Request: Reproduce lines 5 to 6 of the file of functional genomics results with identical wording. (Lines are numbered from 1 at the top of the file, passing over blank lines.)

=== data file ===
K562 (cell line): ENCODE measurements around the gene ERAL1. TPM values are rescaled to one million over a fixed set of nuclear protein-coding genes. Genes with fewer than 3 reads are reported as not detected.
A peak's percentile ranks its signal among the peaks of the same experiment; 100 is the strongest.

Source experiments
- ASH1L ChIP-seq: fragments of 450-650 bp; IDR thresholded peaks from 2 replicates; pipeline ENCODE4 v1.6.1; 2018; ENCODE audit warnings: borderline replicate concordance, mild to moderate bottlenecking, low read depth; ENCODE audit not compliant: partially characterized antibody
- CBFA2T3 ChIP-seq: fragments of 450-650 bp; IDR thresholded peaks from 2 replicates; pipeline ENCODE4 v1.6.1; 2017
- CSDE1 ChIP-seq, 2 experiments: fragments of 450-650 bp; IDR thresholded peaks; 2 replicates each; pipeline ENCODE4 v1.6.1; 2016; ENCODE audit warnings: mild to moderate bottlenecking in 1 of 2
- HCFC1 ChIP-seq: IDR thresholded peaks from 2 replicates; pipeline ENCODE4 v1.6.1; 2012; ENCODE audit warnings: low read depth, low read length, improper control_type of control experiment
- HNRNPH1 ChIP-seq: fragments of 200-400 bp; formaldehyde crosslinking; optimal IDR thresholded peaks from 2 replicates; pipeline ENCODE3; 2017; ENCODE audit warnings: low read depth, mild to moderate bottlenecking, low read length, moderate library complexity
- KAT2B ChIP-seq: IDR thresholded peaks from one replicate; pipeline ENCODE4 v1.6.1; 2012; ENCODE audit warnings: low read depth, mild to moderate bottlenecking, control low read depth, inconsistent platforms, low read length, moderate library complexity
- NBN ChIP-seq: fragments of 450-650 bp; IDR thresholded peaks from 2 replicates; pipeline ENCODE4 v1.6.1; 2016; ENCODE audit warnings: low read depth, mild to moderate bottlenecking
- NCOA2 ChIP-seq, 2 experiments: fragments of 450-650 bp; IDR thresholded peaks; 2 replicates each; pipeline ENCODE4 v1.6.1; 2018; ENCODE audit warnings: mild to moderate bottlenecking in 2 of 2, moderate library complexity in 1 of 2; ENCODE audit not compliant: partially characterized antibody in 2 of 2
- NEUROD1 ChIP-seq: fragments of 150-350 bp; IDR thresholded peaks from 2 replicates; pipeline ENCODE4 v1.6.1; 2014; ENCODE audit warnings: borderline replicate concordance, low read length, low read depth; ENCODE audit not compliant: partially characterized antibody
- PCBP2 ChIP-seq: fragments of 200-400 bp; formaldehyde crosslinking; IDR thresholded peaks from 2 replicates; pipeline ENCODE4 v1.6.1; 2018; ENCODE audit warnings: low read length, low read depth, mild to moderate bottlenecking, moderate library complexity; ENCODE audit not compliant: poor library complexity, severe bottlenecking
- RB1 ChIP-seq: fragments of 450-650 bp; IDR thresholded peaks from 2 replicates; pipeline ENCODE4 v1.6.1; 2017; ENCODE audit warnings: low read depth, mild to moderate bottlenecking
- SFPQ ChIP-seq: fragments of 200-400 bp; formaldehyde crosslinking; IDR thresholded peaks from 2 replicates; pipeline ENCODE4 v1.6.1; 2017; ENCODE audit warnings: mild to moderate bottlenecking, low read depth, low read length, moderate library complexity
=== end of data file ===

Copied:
- CBFA2T3 ChIP-seq: fragments of 450-650 bp; IDR thresholded peaks from 2 replicates; pipeline ENCODE4 v1.6.1; 2017
- CSDE1 ChIP-seq, 2 experiments: fragments of 450-650 bp; IDR thresholded peaks; 2 replicates each; pipeline ENCODE4 v1.6.1; 2016; ENCODE audit warnings: mild to moderate bottlenecking in 1 of 2